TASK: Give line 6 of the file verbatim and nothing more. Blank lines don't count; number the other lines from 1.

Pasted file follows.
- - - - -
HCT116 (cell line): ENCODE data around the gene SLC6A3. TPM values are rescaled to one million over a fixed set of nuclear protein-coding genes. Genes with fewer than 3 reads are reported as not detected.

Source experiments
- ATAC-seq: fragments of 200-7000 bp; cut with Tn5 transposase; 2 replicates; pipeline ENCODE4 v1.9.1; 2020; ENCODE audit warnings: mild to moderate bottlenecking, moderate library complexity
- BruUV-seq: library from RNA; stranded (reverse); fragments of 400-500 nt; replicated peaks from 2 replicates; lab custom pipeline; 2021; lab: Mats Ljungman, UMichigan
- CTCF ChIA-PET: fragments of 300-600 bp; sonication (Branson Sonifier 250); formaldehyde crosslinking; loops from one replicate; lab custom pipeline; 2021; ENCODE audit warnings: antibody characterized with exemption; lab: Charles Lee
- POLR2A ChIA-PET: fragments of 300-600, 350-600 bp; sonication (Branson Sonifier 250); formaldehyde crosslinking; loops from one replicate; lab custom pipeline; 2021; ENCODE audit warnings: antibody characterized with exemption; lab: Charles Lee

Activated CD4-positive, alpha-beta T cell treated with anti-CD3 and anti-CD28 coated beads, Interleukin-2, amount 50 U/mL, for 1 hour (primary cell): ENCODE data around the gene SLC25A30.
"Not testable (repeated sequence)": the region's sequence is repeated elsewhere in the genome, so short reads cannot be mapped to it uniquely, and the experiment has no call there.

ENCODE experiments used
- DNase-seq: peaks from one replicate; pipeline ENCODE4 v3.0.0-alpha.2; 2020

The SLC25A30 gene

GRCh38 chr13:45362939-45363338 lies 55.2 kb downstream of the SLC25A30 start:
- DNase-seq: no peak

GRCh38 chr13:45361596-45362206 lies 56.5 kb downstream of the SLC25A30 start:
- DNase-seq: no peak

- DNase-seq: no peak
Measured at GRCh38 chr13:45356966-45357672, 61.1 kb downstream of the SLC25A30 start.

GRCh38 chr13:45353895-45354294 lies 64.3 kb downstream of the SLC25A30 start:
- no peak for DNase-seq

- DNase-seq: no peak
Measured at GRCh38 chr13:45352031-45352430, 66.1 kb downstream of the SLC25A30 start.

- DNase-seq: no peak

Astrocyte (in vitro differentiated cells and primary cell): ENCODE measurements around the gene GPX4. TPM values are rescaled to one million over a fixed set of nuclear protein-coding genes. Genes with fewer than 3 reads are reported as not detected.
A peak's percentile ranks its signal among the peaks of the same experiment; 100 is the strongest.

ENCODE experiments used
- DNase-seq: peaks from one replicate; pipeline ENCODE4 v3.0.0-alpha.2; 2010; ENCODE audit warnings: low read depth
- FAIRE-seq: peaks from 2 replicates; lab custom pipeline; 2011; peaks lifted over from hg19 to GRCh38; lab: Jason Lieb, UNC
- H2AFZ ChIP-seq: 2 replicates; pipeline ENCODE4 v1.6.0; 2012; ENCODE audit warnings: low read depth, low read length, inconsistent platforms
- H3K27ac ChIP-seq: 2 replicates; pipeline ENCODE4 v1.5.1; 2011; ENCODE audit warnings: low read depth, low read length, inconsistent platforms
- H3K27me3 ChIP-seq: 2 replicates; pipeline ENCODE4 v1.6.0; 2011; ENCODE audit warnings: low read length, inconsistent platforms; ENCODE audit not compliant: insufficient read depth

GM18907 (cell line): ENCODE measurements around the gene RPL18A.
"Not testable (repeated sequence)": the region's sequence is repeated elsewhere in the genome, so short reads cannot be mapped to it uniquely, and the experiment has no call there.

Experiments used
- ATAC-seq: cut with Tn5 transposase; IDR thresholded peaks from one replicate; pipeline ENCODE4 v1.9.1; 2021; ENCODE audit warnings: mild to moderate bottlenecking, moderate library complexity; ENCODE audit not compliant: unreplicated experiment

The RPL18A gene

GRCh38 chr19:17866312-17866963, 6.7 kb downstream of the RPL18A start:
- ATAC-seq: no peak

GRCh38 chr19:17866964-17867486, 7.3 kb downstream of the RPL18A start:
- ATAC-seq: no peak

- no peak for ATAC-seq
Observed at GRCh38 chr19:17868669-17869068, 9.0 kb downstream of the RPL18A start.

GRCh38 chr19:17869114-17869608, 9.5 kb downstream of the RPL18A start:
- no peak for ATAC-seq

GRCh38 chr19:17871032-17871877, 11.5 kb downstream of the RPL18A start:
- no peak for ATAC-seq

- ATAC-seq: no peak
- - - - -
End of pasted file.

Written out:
- POLR2A ChIA-PET: fragments of 300-600, 350-600 bp; sonication (Branson Sonifier 250); formaldehyde crosslinking; loops from one replicate; lab custom pipeline; 2021; ENCODE audit warnings: antibody characterized with exemption; lab: Charles Lee